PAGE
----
older Italian woman had explained that the only permanency in life is family and life. I know that many women say they don’t worry about being spinsters, but from the movie Eat Pray Love, I would say that many women still believe they need to be in a serious relationship the majority of the time.
Many Americans do believe in the dream that they will travel and meet the perfect mate and live happily ever after, so it was refreshing to see that Liz was determined to live abroad, enjoy all the different cultural foods and meditate and grow mentally as Richard and Ketut tried to teach her. It was disappointing to me that more time was not spent on showing the natural wonders or ruins in the countries she visited because the scenery was beautiful. Liz compared the ruins of the Coliseum in Italy to the ruins of her life and relationships and her positive life transformation just as Cousineau compared the visits to Eastern Island’s moai as benefiting visitors. Liz said that she learned something very important by travelling abroad for a year–that if she could forgive others and herself and learn from other people as her teachers, she could get through her transformation and be herself.
Many people visit amusement parks, like Disneyland and Disney World, especially with children, and also Epcot Center to educate and entertain their young, but many people with higher mental aspirations like to visit museums and cultural centers. Julia, however, seemed to be trying to focus on meditation to almost the exclusion of sexual and love relationships, but eventually Ketut, the medicine man, pointed out to her that sometimes one has to put their prayer or meditation on hold. He told Liz to allow herself to fall in love and be “off balance” for awhile in order for her new love relationship to flourish.
Ketut was a good mentor as was Richard, who tried very hard to teach her to “look within” to meditate and let the world in. I remember that one female friend did say that she admired Julia and called her “courageous” for trying to find herself and start over by going abroad for a year. When she met Felipe in Bali, she was not quite ready to have a serious love and sexual relationship until Ketut told her to allow herself to meditate and pray to strengthen your mind, and to love and enjoy that love, sexually and as a friend. Her mentors, like Sofia and her boyfriend as well as her other friends in Italy, India and Bali taught Liz to find that special place in her life for that special someone so that she could not only have her career, but also have a special place in her heart for her soul mate!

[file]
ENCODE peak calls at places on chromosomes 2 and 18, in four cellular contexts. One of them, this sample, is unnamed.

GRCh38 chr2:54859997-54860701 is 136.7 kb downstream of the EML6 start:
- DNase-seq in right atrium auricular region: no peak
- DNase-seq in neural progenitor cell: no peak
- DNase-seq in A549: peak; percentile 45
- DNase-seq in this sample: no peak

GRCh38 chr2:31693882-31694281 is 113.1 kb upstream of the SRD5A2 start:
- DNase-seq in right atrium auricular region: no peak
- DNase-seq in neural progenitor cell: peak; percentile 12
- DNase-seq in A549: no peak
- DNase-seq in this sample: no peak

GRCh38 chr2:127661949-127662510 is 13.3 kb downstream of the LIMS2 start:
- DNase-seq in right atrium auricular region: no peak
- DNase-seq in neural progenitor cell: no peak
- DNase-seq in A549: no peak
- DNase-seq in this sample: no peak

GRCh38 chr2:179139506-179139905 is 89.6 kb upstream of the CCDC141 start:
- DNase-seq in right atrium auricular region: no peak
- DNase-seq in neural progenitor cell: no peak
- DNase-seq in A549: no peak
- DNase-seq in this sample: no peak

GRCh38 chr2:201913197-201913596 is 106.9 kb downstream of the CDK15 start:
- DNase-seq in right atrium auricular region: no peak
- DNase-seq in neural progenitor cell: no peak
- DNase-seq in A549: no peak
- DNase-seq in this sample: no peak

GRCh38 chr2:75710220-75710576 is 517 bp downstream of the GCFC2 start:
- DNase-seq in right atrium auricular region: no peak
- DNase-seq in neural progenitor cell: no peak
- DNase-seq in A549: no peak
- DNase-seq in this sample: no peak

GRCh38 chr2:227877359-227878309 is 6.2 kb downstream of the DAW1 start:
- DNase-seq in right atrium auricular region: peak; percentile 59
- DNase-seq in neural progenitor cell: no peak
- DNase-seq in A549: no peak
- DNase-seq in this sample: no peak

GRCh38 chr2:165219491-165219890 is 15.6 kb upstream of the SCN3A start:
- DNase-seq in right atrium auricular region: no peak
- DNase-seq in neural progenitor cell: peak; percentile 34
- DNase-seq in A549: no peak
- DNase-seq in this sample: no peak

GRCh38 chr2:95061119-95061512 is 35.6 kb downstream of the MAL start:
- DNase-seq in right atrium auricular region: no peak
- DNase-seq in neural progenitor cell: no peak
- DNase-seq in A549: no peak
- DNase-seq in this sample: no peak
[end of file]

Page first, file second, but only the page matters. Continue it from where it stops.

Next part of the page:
Also, it was nice to see Liz finally settle down with one very eligible and handsome bachelor in the final scenes of the movie rather than run away from all the men interested in her. Of course, it did seem that Felipe was a very good choice as a mate for Liz since he was very considerate in suggesting that she would not have to give up her home in New York, but that she could also come to Bali to be with him and have both as homes. She also considered him cute and sweet. So, it would seem, she could have the best of both worlds. It would be so nice for all women to have all these options!
In comparison to Liz in the movie Eat, Pray, Love, although I learned Hatha Yoga when I was a teenager, and I believed in the power of meditation and yoga posture practice, I never believed that a medicine man or guru would teach you everything he knew. I do believe that many affluent people think that they can and so they travel to visit one. I did, however, believe that you can learn a lot about yourself by taking the time to do the postures in order to grow stronger and heal physically and that through meditation practice on almost a daily basis, one can grow stronger mentally and possibly even succeed in life. This seems to be pretty close to what Liz believed in this movie.
Visiting a cultural site like the Easter Island maoi, would be attractive to me because I am very interested in other cultures. Cousineau describes the allure of visiting the Eastern island culture and the maoi plus the description of the vision of the light appearing at times to be emanating from the eye sockets of the statues as intriguing. I would be very likely to visit Easter Island if I were given the chance. A trip like that reminds me of my frequent visits to churches and temples in different places I’ve lived.
During one visit to St. Patrick’s Cathedral in New York City, there was an Irish musical concert with a harp and other beautiful-sounding instruments that made the service afterwards all the more special and gratifying. Although St. Patrick’s Cathedral is nowhere near as old a religious structure, the feeling I had as I participated in the mass and listened to the religious music seemed to compare with the hair-raising feeling that Cousineau said he experienced at Easter Island’s maoi.
Cousineau’s mentor, Joseph Campbell, and Liz’s mentor, Ketut, reminded me that I have had many mentors, former religious teachers as well as relatives and friends’ parents, who have helped me to go through transformations to become myself today. My third grade teacher, Mrs. Ciapetta, who encouraged me to stay after school and paint posters, to my high school teacher, Sister Pearl, who tutored me in business math, and Josephine who taught me to cook Italian food for my family and friends when my father died'”they have all helped me become a better adult who loves to learn, entertain, and to teach and encourage other people to grow.
Gilbert, E. (2010) Eat Pray Love (the movie)
Cousineau, P. (2001) Once and Future Myths, Ch. 4 The Myth of Travel. Conari Press. Print.